BOULDER, Colo., July 24, 2001 — Rolling blackouts have thus far been avoided in California this summer, because customers have picked up on the dual benefits of reducing their loads.
The first benefit is obvious: lower energy use means lower direct bills. But the second benefit is avoiding outages that have substantial costs on business and society.
E Source, an energy research and consulting firm headquartered in Boulder, Colorado, estimates that if customers have eliminated ten rolling blackouts from occurring, the state economy has saved some $2.5 billion in direct losses.
Customers have figured this out both on their own and through a number of programs put forth by utilities. But the next, more sophisticated approach to reducing electricity demand is just about to emerge.
The key is to set up a system in which the least valuable uses for electricity are dropped for those customers who have the least to lose during outages. Airlines do it. When a flight is oversold, they hold a mini-auction to see who will give up their seat.
Essentially, those people with the least to lose and the most flexibility, volunteer and get bumped. They, in essence, bid the lowest amount to solve the airline’s problem. This is much better both economically and from a customer service standpoint. Rather than randomly telling a half-dozen people that they just don’t fit on the flight and accepting their wrath, you give them an option.
The same thing can happen in the electricity business. Research by E Source shows highly varying costs of outages across business customers. Based upon extensive national research, E Source finds that some 33% of large energy customers claim to have little to no costs when outages of 10 to 30 minutes occur on a summer weekday. And 23% claim to have little to no costs when outages of 2 hours occur.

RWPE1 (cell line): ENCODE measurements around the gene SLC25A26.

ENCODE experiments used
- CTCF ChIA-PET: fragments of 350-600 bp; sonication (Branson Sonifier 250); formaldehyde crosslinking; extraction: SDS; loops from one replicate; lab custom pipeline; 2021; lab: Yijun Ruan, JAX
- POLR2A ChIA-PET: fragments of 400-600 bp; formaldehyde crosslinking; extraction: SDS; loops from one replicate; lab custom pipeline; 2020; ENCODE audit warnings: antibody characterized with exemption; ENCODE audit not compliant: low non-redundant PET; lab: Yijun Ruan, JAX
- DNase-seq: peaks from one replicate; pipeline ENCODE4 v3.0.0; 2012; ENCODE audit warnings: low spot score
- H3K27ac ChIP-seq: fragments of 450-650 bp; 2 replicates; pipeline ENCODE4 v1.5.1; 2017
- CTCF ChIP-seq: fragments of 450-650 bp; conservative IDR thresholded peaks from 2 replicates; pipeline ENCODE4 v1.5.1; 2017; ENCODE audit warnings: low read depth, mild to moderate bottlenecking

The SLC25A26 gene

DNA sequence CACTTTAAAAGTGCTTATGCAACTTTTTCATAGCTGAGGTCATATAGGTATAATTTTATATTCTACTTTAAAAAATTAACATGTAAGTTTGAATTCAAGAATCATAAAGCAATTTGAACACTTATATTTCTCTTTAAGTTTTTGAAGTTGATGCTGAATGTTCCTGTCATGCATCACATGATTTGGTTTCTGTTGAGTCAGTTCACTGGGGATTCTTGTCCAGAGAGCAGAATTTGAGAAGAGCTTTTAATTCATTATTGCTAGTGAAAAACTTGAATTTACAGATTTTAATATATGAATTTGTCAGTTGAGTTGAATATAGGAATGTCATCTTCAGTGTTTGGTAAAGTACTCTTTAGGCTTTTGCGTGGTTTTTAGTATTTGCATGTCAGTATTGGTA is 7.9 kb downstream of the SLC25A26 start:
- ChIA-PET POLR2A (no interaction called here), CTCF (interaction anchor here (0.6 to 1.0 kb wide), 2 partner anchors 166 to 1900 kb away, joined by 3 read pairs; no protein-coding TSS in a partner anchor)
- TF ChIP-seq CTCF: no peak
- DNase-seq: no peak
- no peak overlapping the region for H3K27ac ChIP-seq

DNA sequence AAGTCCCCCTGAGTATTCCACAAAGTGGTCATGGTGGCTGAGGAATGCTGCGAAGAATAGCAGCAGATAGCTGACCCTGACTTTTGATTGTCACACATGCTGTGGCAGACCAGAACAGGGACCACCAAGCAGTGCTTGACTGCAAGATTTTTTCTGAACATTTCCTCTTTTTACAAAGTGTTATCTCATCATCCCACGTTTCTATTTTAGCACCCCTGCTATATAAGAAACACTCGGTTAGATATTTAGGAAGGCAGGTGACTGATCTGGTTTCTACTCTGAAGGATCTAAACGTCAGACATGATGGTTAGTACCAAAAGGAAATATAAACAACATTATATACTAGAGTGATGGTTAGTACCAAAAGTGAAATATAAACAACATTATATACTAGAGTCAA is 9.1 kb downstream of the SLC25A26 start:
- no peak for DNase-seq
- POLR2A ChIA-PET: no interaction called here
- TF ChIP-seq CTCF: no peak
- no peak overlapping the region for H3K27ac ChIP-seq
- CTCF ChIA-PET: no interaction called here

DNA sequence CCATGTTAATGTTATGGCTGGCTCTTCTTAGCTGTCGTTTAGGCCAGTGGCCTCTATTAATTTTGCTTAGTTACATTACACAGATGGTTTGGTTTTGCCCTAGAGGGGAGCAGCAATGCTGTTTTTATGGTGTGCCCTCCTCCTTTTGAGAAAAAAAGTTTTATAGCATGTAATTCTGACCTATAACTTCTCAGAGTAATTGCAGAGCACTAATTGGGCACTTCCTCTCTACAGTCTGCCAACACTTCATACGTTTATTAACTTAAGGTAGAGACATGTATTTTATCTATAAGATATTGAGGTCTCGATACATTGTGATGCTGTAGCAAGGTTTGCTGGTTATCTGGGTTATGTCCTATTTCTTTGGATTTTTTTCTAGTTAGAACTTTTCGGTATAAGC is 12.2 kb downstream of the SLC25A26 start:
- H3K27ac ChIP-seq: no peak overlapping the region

These customers can be targeted to participate in load reduction programs during critical times, and be compensated for their inconvenience while solving a huge problem. What the economy gets in return is a huge boost.
Bill LeBlanc, Vice President at E Source says, “By simply selecting the lowest value energy uses to turn off during these shortages, instead of knocking everyone off the grid, the direct economic benefits can be tremendous. We estimate that the customer-stated economic loss incurred by taking all businesses off-line for an hour on a typical summer day is about $250 million in California. Multiply that number times the potential for 10 or 20 outages over the summer, and the losses are staggering. It may be possible to eliminate over 90% of that economic loss through intelligent targeting.”
The E Source study, “Reliability in the Emerging Electricity Marketplace: the End-User Perspective,” focused on seven large commercial and industrial market sectors including continuous process manufacturing, financial services and data centers, and healthcare. Extrapolating the results to the full population of about 230,000 businesses in these seven sectors, the total costs of outages rise to over $7 billion per year.
This evolving business model, in which selective reductions are realized, requires new technology applications and laser-focused marketing. LeBlanc states, “New communication and control technology already in use in other industries can be readily adopted by the electric power business. The Internet hooks it all together in almost real time.”
E Source says that finding the targeted customers who can reduce load without much suffering is tricky, but not impossible. Tia Hensler, Director of Market Research at E Source says it is a matter of taking the time to focus on the energy customer when doing outage planning.
“Information exists to help utilities target these types of programs. End-users, especially the larger, more sophisticated companies, know this technology is out there and expect their energy suppliers will be doing everything possible to help their own customers through this period of tight supply.”